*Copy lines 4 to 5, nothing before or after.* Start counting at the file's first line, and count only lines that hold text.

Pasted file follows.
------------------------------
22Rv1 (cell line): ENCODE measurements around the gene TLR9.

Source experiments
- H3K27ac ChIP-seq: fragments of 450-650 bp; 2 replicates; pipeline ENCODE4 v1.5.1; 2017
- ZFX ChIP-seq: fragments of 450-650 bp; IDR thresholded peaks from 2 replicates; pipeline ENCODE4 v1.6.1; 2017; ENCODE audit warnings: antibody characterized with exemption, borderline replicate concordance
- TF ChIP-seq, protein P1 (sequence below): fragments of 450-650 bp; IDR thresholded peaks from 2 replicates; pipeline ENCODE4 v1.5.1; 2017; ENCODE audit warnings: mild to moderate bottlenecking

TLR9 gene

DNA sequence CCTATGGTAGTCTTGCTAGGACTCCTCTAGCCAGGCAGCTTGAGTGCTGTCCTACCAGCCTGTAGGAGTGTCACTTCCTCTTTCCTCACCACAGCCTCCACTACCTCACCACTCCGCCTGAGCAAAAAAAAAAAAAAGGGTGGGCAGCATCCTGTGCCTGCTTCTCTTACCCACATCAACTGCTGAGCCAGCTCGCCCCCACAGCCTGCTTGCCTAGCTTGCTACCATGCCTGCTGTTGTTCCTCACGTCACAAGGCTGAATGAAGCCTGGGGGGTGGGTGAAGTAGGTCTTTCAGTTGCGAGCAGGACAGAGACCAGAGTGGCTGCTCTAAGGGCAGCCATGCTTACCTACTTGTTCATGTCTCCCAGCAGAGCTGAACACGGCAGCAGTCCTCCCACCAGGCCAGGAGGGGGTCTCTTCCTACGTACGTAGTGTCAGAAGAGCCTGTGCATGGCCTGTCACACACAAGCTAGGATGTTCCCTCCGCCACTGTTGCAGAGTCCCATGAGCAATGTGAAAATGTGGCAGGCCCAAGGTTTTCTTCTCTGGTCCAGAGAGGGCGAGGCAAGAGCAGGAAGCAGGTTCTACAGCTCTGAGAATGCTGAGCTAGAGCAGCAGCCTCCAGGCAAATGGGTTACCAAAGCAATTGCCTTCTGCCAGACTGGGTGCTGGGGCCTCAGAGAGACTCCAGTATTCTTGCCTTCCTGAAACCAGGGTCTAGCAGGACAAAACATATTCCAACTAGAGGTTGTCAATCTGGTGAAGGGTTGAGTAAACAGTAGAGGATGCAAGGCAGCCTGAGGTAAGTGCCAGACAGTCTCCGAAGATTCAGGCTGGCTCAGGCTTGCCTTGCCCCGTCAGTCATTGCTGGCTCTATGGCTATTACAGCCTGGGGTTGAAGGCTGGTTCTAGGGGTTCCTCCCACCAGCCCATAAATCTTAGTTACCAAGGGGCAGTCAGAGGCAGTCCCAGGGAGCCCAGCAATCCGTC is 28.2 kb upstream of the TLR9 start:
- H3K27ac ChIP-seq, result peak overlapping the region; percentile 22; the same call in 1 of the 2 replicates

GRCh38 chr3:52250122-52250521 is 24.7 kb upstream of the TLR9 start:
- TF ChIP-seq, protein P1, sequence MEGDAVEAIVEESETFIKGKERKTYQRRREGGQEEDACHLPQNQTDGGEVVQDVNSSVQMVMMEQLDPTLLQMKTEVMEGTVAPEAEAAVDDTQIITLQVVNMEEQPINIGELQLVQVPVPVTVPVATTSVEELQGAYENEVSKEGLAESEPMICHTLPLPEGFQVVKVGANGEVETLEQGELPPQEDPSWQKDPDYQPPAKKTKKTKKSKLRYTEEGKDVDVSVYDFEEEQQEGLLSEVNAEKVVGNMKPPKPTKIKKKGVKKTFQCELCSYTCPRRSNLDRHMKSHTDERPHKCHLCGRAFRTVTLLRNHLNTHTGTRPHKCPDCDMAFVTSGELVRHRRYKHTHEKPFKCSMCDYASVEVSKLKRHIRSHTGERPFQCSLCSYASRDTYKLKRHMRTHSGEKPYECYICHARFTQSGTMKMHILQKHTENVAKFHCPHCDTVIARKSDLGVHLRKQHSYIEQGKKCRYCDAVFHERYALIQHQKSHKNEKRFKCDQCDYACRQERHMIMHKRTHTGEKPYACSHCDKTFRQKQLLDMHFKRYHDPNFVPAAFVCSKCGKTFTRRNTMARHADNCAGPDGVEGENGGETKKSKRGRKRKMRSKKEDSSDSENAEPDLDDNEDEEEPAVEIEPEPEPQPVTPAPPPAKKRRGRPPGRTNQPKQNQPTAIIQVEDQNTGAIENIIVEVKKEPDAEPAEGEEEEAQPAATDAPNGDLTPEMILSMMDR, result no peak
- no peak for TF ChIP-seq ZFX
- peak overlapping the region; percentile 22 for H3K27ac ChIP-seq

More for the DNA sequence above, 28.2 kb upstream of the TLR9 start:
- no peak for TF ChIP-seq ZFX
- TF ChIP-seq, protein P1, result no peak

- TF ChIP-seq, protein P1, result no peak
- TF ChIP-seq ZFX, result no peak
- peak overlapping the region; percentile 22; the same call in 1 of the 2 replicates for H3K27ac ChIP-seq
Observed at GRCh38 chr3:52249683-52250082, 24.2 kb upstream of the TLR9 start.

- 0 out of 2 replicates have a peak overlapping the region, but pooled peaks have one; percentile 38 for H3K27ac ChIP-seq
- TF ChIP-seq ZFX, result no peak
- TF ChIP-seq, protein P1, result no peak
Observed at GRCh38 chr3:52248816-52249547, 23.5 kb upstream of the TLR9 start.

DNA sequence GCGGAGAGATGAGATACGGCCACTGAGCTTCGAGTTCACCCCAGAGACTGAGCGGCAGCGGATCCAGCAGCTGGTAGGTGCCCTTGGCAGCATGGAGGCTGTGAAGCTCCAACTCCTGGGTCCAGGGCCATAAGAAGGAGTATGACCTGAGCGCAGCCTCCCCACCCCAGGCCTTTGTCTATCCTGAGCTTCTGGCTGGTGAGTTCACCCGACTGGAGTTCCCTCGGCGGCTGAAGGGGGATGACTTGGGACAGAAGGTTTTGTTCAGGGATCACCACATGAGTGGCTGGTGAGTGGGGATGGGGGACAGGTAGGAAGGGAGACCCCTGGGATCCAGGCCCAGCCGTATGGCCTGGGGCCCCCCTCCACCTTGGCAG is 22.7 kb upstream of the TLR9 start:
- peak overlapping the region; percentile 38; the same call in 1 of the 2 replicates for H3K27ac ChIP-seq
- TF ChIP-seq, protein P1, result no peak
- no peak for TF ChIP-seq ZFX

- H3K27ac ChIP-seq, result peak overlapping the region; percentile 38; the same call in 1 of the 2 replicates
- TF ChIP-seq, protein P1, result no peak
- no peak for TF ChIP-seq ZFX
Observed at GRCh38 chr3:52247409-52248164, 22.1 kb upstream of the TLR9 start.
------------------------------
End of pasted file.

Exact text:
- ZFX ChIP-seq: fragments of 450-650 bp; IDR thresholded peaks from 2 replicates; pipeline ENCODE4 v1.6.1; 2017; ENCODE audit warnings: antibody characterized with exemption, borderline replicate concordance
- TF ChIP-seq, protein P1 (sequence below): fragments of 450-650 bp; IDR thresholded peaks from 2 replicates; pipeline ENCODE4 v1.5.1; 2017; ENCODE audit warnings: mild to moderate bottlenecking